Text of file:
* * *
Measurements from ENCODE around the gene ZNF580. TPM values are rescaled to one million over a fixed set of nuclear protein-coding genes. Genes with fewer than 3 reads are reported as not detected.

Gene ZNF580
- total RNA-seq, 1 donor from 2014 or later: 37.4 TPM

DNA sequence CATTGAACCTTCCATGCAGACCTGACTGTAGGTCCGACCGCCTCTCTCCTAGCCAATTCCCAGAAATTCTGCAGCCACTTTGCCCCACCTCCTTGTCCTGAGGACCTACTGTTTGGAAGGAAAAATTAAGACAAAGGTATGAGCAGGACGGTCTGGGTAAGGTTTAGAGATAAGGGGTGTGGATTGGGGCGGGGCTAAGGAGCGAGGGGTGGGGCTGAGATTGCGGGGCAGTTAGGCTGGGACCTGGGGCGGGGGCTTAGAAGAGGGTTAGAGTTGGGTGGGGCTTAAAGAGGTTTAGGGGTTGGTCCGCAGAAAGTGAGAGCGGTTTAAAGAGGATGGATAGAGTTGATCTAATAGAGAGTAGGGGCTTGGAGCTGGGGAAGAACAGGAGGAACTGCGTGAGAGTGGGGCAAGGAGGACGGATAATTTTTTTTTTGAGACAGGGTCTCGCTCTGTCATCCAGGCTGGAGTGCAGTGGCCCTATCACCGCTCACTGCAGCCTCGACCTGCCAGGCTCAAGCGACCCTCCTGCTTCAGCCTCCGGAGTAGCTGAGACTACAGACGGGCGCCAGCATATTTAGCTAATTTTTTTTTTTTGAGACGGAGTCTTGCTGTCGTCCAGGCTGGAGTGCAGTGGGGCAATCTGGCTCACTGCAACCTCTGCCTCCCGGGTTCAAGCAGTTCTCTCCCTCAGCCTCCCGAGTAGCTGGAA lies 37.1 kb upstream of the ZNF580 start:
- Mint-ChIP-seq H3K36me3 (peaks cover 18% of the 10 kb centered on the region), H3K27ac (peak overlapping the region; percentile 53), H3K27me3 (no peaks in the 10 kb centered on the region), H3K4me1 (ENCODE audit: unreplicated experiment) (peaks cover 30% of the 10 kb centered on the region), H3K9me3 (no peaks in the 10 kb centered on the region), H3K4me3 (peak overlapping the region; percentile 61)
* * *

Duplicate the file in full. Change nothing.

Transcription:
Measurements from ENCODE around the gene ZNF580. TPM values are rescaled to one million over a fixed set of nuclear protein-coding genes. Genes with fewer than 3 reads are reported as not detected.

Gene ZNF580
- total RNA-seq, 1 donor from 2014 or later: 37.4 TPM

DNA sequence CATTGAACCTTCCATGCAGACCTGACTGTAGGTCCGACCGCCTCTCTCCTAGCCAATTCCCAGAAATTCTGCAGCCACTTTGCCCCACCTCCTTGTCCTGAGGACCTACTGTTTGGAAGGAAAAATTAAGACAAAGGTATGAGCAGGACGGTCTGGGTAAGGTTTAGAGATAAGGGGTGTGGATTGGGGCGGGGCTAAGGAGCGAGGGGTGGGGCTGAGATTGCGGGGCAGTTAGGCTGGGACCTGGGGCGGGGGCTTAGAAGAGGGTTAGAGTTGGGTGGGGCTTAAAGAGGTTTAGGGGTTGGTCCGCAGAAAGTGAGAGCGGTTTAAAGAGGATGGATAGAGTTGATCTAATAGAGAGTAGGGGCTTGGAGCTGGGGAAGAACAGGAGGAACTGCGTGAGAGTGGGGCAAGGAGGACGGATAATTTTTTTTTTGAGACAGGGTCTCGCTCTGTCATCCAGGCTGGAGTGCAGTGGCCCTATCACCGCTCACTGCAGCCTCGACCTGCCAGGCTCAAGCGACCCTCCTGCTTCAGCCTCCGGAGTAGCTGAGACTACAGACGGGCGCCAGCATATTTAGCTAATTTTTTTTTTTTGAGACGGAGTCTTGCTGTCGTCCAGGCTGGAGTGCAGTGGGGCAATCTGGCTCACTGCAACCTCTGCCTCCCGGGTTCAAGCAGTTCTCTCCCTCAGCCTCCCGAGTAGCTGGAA lies 37.1 kb upstream of the ZNF580 start:
- Mint-ChIP-seq H3K36me3 (peaks cover 18% of the 10 kb centered on the region), H3K27ac (peak overlapping the region; percentile 53), H3K27me3 (no peaks in the 10 kb centered on the region), H3K4me1 (ENCODE audit: unreplicated experiment) (peaks cover 30% of the 10 kb centered on the region), H3K9me3 (no peaks in the 10 kb centered on the region), H3K4me3 (peak overlapping the region; percentile 61)